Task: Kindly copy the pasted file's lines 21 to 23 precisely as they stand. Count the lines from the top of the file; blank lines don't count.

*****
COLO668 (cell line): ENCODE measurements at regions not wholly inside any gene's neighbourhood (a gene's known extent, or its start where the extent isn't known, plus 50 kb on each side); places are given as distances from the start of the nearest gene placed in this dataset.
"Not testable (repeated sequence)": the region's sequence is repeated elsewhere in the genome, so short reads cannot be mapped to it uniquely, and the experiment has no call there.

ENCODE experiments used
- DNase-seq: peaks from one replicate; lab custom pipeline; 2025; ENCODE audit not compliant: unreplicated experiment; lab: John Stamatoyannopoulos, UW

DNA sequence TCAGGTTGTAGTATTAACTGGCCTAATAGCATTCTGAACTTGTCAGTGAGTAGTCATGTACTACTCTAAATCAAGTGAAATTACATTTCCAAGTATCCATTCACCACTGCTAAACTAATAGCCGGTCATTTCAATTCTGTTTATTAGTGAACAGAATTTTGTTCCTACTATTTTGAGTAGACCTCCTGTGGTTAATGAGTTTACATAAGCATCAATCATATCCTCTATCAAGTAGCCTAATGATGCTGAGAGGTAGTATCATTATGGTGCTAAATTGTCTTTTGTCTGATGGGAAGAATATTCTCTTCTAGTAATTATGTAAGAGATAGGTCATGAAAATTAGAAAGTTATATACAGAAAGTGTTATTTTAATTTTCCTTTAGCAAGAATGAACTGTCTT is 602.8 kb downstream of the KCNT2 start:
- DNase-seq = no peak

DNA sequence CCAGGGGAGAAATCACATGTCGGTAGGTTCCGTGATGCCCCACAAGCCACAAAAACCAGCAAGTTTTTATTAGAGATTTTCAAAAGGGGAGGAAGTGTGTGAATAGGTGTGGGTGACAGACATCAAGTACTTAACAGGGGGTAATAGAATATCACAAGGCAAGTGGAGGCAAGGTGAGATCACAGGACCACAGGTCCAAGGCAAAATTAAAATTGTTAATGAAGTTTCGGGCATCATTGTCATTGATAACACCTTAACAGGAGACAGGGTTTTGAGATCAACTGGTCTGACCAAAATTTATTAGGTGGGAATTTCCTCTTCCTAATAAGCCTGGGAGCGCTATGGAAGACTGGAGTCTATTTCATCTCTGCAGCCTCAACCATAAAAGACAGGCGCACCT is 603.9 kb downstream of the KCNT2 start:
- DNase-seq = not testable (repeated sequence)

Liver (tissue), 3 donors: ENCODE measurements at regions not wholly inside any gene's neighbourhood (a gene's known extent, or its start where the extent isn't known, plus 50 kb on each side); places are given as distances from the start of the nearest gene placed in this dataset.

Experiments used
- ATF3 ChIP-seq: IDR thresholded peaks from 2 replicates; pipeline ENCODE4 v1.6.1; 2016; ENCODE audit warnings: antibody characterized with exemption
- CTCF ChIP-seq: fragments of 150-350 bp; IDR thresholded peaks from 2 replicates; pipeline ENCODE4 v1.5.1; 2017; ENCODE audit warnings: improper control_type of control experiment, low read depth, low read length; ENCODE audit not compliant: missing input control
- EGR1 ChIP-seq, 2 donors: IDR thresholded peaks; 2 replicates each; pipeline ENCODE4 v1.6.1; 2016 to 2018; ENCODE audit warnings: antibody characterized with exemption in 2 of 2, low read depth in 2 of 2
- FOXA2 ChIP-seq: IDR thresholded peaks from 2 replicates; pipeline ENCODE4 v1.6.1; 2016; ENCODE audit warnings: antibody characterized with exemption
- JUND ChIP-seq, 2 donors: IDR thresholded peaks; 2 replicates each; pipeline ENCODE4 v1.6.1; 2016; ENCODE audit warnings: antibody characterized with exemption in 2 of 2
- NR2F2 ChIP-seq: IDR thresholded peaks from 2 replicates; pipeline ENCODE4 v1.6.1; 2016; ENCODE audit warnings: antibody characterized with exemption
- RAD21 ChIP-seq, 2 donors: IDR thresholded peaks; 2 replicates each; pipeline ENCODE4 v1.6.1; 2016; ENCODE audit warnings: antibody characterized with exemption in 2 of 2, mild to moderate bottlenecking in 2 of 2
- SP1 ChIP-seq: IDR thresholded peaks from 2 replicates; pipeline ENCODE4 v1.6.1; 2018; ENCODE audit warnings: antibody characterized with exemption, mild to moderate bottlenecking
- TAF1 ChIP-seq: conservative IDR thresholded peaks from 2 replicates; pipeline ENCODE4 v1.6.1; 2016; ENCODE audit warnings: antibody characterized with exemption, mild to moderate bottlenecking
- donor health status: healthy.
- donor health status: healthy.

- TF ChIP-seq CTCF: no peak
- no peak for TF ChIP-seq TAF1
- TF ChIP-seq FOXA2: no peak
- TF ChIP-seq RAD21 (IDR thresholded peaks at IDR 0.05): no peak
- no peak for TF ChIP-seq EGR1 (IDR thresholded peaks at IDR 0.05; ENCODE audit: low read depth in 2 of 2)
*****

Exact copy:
- donor health status: healthy.

- TF ChIP-seq CTCF: no peak
- no peak for TF ChIP-seq TAF1